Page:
Chemical elements
  Beryllium
    Isotopes
    Energy
    Production
    Application
    Physical Properties
    Chemical Properties
      Beryllium Hydride
      Beryllium Fluoride
      Beryllium Chloride
      Beryllium Bromide
      Beryllium Iodide
      Beryllium Double Halides
      Beryllium Oxyhalides
      Beryllium Oxide
      Beryllium Hydroxide
      Beryllium Beryllate
      Beryllium Peroxide
      Beryllium Sulphide
      Beryllium Sulphide
      Beryllium Double Sulphates
      Beryllium Sulphite
      Beryllium Thiosulphate
      Beryllium Selenate
      Beryllium Chromate
      Beryllium Hydride
      Beryllium Chromite
      Beryllium Molybdate
      Beryllium Nitride
      Beryllium Azide
      Beryllium Nitrate
      Beryllium Phosphates, Phosphite, and Hypophosphite
      Beryllium Hypophosphate
      Beryllium Arsenates
      Beryllium Arsenite
      Beryllium Antimonate
      Beryllium Hydride
      Beryllium Vanadates
      Beryllium Niobate
      Beryllium Carbide
      Beryllium Borocarbide
      Beryllium Carbonate
      Beryllium Acetate
      Beryllium Oxalates
      Beryllium Cyanide
      Beryllium Platinocyanide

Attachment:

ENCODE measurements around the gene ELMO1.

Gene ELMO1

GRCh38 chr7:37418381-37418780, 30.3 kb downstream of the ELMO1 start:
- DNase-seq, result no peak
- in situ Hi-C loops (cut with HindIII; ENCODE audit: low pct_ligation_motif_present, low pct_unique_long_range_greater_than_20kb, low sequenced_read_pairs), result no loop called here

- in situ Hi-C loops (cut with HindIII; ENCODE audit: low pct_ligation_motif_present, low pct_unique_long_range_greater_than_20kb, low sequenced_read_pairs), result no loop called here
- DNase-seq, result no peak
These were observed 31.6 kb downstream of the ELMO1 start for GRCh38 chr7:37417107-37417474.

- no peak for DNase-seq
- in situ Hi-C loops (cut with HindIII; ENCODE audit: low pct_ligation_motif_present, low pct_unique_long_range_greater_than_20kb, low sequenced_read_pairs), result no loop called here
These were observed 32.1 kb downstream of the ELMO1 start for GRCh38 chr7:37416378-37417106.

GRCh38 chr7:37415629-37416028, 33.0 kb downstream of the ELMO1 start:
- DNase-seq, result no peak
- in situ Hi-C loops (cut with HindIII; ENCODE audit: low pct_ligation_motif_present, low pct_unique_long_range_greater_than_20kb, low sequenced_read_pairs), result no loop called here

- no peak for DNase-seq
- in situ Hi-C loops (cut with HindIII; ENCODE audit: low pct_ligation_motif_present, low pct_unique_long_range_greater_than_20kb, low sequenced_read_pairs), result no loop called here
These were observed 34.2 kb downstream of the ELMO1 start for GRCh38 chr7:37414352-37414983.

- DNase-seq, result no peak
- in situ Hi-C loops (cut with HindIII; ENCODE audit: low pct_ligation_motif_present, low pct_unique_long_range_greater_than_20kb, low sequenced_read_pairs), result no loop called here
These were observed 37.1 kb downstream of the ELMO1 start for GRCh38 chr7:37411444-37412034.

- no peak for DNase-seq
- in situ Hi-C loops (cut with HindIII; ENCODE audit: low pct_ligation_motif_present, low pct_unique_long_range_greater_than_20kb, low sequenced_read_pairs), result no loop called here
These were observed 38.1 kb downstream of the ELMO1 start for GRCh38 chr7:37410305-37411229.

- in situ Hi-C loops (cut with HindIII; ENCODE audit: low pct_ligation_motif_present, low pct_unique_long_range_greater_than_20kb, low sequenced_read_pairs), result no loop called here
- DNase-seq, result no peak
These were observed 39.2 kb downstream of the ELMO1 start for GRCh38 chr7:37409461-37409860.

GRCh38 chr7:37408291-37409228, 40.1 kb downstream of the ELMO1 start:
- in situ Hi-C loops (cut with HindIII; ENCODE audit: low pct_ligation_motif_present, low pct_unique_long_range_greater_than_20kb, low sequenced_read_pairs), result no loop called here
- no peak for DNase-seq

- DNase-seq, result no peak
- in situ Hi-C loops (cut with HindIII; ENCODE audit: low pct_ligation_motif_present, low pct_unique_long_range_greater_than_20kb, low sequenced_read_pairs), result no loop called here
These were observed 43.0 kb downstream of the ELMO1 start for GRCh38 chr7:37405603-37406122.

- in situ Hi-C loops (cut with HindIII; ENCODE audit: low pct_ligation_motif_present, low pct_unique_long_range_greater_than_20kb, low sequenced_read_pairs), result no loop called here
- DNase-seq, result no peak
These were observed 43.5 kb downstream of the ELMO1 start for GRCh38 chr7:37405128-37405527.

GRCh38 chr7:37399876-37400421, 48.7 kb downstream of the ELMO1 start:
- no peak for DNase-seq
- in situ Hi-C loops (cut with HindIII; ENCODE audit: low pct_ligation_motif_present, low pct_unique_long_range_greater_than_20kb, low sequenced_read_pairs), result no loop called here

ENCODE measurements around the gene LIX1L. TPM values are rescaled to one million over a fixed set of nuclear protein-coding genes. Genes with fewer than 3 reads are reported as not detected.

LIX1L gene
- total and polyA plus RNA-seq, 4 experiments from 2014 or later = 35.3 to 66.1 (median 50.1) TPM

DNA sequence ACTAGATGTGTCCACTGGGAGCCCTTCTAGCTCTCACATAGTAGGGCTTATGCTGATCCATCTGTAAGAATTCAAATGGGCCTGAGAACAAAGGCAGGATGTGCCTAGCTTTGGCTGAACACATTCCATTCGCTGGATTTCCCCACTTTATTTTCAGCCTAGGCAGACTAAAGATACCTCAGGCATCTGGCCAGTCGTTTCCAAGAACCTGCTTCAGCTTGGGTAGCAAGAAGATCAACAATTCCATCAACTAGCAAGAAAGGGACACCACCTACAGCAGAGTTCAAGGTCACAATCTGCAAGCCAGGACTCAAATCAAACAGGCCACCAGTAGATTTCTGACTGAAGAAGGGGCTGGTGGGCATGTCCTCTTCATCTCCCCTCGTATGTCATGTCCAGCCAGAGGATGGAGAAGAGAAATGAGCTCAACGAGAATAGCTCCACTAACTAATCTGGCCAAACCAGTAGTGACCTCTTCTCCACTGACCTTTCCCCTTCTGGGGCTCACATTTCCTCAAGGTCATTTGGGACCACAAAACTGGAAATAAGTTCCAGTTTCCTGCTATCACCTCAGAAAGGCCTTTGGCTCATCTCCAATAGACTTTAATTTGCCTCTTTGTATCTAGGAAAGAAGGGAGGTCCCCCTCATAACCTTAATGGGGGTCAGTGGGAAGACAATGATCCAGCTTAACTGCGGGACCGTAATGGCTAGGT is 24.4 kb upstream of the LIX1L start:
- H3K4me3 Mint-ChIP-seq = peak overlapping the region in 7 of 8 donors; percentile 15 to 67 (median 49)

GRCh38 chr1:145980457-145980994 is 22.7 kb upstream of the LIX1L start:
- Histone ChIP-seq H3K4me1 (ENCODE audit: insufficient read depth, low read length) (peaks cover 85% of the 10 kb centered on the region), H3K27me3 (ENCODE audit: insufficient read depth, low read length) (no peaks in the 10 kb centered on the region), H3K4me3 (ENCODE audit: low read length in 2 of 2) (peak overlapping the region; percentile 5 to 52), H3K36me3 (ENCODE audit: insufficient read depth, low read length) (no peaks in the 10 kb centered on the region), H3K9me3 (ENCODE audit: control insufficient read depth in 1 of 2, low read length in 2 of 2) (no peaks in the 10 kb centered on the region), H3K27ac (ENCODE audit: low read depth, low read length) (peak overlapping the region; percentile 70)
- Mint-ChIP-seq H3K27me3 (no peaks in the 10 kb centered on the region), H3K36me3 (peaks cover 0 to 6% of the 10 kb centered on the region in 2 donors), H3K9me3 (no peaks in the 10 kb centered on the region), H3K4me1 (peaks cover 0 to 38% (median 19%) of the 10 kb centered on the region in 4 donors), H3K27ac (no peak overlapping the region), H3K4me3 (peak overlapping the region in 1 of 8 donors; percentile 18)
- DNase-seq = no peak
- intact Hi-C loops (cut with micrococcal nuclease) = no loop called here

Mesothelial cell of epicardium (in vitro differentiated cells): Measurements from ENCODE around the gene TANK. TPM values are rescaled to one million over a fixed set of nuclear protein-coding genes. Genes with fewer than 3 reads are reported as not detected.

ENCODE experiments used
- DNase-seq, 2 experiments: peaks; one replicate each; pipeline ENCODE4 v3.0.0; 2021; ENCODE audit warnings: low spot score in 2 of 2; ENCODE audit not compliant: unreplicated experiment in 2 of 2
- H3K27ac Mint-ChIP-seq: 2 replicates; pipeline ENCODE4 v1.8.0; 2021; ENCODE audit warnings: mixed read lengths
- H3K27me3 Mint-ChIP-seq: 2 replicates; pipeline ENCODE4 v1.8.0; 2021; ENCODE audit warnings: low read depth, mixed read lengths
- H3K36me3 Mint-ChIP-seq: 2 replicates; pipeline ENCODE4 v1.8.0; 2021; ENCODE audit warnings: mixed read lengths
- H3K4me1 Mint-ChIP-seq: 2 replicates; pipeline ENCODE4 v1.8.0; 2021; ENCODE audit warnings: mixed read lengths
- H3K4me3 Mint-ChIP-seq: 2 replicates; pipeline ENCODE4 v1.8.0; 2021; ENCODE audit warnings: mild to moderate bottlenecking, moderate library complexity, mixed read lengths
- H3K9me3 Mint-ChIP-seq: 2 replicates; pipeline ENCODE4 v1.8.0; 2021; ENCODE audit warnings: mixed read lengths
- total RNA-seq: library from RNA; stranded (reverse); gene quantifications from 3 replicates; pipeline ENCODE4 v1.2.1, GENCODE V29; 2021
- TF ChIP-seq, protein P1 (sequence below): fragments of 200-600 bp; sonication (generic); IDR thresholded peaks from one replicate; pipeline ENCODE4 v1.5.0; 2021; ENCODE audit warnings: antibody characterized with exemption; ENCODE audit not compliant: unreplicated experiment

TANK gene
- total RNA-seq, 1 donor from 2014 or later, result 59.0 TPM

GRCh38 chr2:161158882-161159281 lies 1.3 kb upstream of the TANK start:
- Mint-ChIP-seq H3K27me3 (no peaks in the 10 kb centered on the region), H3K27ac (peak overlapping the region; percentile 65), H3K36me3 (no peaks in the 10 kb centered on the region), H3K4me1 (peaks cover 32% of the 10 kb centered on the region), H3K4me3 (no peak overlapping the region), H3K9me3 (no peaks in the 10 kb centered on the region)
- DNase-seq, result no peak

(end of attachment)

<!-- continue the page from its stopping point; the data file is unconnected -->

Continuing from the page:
Beryllium Silicates
      Beryllium Silicotungstate
      Beryllium Borate
      Beryllium Aluminate

Beryllium Carbonate, BeCO3






Indefinite basic carbonates of beryllium are precipitated from boiling solutions of the hydroxide in alkali carbonates. When the precipitate from boiling ammonium carbonate solution is kept over sulphuric acid, it tends to the composition BeCO3.3Be(OH)2.2H2O. The basic carbonates, though they are probably very indefinite in composition, are useful for preparing other compounds of beryllium. It is said that if a current of carbon dioxide is passed through a basic carbonate, suspended in water, and the solution evaporated in an atmosphere of carbon dioxide, crystals of normal beryllium carbonate, BeCO3.4H2O, separate out. This salt is also said to become anhydrous at 100° C., and to lose carbon dioxide at higher temperatures. The existence of a definite carbonate of beryllium is, however, very doubtful.

Sestini found that beryllia dissolved in water charged with carbon dioxide at ordinary pressures, and ascribed its solubility to the formation of beryllium hydrogen carbonate.

A double carbonate of beryllium and potassium is said to crystallise Dut when beryllium hydroxide is digested with potassium carbonate solution and treated with alcohol.


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